I, for one, do subscribe to that fully. If you doubt it look at Europe today, rebuilt under the Marshall Plan with a full belief in democratic values that came with the marines, no matter how many might hate that idea. What about Japan? Even a baseball power now! Or what about FDR managing to avoid extremism in spite of one of the worst recession of modern times? True, the power of the US in its century has been awesome but it would have been of little effect if it was not accompanied by example. And perhaps if Iraq is not the success that some hoped for is simply due because the US forgot to lead by example, from torturing prisoners to behaving like a colonial power. True, it is unfair to simplify the Iraq problem to a simple value question as I just did: it is too much of a complex issue, starting from the failure of Bush Senior to remove Saddam when no one would have cried for him. Was not the first Gulf War the perfect moment to break with common opinion and lead by example even if the UN did not allow for it?

But since this is a Venezuelan blog, that Clinton quote allows me to tie this post to the topic that occupies so much of our time.

Tonight as I was waiting for the convention coverage to start in earnest, I was watching Alo Ciudadano when a cadena came up. The reason was to receive a few Argentina businessmen, true leaches to come around to see what they can grab in Venezuela while the going is still good for them. Don't they know how their colleagues got robbed with SIDOR? Just there I know that this cadena was just yet another excuse for feeble propaganda; and we got it, but in real bad taste. Even though it was totally off topic as the cadena was supposed to be a "conversatorio" between Chavez and these Argentinean businessmen, it was mostly a Chavez monologue as any Argentine who was allowed a microphone knew better than talk for more than a couple of minutes: there is only one mic star here, and it is Hugo.

And what did El Surpremo spoke about? He wasted our time hallucinating about Bolivar and San Martin meeting at Guayaquil, rewriting history further. He launched yet another long tirade against the 2002 "coup", modifying again his own version of events. He insulted those who do not agree with him, using his current favorite word, "pitiyanki" (Yankee lover?) and other assorted choice words. Indeed, I suppose that after what I wrote above I certainly can be accused of pitiyankismo....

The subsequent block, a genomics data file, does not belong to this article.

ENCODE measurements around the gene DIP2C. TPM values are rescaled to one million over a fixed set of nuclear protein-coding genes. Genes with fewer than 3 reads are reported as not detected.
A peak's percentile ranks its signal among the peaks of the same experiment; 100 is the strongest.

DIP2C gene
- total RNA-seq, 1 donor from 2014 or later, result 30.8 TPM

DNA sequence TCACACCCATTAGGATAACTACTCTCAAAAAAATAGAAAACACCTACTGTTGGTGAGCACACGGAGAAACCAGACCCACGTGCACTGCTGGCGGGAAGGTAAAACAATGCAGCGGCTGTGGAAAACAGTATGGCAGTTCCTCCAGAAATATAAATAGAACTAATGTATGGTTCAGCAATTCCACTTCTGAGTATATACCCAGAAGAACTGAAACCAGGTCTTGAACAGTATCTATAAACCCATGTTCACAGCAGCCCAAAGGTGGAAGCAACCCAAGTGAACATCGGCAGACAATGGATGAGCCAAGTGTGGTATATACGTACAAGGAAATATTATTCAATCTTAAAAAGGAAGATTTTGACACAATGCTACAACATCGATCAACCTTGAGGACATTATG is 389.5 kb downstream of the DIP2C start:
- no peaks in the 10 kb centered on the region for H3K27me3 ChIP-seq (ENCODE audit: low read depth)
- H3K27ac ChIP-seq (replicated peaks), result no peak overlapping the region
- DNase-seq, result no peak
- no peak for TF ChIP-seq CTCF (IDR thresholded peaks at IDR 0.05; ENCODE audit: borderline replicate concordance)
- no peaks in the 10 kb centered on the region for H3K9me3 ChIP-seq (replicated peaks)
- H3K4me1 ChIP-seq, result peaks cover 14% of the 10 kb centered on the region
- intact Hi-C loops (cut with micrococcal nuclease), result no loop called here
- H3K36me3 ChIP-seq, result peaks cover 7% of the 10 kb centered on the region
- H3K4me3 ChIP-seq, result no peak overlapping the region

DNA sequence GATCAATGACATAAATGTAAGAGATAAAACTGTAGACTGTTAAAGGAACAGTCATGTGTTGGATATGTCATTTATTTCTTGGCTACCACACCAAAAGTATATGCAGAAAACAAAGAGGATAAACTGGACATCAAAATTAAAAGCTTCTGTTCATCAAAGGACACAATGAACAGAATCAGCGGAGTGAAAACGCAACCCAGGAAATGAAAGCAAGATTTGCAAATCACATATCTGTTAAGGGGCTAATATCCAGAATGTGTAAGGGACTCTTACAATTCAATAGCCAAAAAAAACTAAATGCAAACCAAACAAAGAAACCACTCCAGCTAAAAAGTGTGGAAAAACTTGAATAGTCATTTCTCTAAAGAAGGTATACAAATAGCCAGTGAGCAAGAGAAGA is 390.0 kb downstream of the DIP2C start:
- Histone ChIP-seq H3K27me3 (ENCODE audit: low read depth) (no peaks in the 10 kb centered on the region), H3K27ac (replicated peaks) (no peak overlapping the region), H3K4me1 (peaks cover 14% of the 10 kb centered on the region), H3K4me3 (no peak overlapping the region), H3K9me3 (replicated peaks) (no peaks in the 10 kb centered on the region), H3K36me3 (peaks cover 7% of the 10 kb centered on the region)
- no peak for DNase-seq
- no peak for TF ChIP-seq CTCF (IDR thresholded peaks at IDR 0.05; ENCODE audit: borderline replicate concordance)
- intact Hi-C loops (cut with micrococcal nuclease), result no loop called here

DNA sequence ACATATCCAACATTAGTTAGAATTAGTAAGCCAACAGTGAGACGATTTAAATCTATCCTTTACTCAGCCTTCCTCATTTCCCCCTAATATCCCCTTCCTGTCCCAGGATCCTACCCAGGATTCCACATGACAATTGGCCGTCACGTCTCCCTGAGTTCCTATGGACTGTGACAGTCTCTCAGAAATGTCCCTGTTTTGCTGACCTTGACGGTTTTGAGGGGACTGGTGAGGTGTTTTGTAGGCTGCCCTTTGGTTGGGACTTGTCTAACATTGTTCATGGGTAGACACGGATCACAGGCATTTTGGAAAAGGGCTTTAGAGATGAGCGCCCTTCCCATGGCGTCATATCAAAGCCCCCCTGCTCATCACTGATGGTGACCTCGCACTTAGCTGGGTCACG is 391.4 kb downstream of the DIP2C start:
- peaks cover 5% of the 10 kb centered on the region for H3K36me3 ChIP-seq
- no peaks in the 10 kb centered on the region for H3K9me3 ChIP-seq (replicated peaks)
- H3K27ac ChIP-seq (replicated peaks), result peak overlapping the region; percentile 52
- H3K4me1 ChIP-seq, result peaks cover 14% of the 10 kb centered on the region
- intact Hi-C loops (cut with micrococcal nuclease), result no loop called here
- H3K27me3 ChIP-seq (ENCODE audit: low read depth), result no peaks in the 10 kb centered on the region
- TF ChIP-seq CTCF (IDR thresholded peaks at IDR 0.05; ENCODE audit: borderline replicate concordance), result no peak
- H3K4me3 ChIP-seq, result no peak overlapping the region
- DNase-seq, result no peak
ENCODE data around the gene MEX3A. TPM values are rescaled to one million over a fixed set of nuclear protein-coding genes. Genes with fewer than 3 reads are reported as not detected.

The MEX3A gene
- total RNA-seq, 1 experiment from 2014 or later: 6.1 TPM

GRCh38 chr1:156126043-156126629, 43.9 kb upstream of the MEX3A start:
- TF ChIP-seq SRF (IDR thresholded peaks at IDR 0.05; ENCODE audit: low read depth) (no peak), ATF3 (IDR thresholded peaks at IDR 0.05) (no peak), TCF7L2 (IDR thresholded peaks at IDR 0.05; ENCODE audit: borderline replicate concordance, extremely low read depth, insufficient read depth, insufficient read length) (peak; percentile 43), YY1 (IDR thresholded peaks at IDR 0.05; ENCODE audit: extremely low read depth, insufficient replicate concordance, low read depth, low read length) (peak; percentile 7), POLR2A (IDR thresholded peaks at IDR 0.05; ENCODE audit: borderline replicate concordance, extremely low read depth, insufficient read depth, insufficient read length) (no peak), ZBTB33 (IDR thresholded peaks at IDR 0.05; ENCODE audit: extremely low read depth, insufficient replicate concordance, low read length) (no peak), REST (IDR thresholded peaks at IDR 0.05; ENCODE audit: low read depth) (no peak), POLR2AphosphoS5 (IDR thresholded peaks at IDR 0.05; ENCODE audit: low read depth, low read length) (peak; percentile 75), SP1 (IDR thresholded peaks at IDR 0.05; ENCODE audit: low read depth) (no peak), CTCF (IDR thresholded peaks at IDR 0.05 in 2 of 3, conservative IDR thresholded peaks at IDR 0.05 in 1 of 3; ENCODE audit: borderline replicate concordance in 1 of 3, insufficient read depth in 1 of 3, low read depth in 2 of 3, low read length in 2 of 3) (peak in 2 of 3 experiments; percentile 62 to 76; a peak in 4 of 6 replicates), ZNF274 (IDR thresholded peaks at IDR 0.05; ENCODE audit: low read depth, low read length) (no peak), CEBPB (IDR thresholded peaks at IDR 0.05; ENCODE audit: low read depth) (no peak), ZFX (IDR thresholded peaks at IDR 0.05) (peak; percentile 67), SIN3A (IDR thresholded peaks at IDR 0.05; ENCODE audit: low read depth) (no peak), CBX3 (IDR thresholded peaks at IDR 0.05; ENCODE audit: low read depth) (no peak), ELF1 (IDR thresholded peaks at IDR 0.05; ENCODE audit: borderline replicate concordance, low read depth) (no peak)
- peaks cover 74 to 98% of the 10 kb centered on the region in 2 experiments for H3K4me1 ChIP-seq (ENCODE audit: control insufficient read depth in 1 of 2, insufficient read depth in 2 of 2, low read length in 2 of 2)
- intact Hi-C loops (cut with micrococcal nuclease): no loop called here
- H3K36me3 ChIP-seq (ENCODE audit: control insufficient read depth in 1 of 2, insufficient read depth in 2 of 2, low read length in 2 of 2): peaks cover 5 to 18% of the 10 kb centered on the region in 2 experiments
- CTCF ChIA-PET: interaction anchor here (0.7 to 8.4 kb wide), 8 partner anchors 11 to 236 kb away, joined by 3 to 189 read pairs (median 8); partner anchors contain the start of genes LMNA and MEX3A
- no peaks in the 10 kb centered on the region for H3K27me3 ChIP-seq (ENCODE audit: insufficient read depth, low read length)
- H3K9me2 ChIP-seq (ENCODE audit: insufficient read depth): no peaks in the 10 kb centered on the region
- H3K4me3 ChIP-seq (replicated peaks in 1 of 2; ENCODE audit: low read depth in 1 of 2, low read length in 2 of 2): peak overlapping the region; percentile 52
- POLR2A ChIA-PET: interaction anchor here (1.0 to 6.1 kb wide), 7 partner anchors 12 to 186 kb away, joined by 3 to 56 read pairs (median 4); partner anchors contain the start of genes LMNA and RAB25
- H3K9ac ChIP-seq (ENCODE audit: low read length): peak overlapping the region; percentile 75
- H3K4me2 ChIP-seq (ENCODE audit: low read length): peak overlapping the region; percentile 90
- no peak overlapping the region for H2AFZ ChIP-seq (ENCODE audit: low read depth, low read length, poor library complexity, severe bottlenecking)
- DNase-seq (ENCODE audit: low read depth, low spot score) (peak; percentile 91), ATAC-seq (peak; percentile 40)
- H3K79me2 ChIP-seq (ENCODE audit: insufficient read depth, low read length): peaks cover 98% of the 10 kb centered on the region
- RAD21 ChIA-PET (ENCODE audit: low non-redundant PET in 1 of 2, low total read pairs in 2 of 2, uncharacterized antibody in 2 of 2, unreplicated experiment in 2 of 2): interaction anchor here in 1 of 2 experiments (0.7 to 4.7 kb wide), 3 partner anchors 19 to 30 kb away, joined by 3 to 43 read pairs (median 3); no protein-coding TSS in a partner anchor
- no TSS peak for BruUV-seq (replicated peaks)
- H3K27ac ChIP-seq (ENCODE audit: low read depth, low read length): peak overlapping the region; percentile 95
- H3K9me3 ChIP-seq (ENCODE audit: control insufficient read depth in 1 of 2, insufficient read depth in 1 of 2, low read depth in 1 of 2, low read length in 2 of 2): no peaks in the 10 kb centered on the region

But then as I listened to the DNC I returned in mind to that cadena. How small is Chavez compared to all of these great politicians, who make flawless speeches sating their point forcefully without needing to insult their opponent (the Biden speech for example, where he stressed his personal friendship with McCain). And how powerful is their ability to compromise even as they cannot offer a genuine reconciliation. Chavez is simply unable to listen, to compromise, to forgive, to reconcile. It is beyond his understanding, and the few glimpses we might seem to find in him of such virtues are always tainted by secret agendas and incomplete pardons, almost as if he were to forgive some just as to be allowed to be even harsher on most.

It is not that I have any faith in US politicians, I know better. But tonight I was painfully shown the gap in between our democratic cultures. For all its fault the US system is able to produce politicians we are willing to listen to, who are actually saying something, who are able to let us know how stupid we are not to follow them without us feeling stupid as we hear their words. With Venezuelan politicians, chavistas in particular, we always know that we are scum. And with some opposition pols we are also scum, even thought it is not as blatant. In fact, some of the chavista officials reserve some of their worst insults to their own followers, a truly amazing phenomenon, almost as if leadership was acquired there through a nefarious pecking order from hell.

We are so primitive, so vulgar, and we seem to cultivate such characteristics. Perhaps after all we do deserve the fate that has befallen on us.

Meanwhile I am left to observe with sheer envy the US once again coming together at a time of crisis, producing history for us. Tonight for the first time an African American, and a first generation one at that, has been nominated to become the next president of the Country. And if it was not him, it would have been the first woman, equally historical a moment. Tonight we all sensed what is at stake, we all sensed that even if Obama does not make it next November, he has set the agenda of the country and McCain would not be able to escape it. The only real prospect is how fast the page will turn. Obama was not redundant in talking of integration, he talked of gay rights instead. The social revolution that started in the 60ies might not be complete yet, but with him it is advanced enough that is time to start a new one. The US will never cease to amaze us with its regeneration power. Meanwhile under Chavez we have fallen back prey to the worst ghosts of our past. Chavez dares to blame someone else, the US preferably, for his obscurantism and his true reactionary nature. And we have been following for ten years already, with no regeneration perspective in sight. We are so far from greatness.

-The end-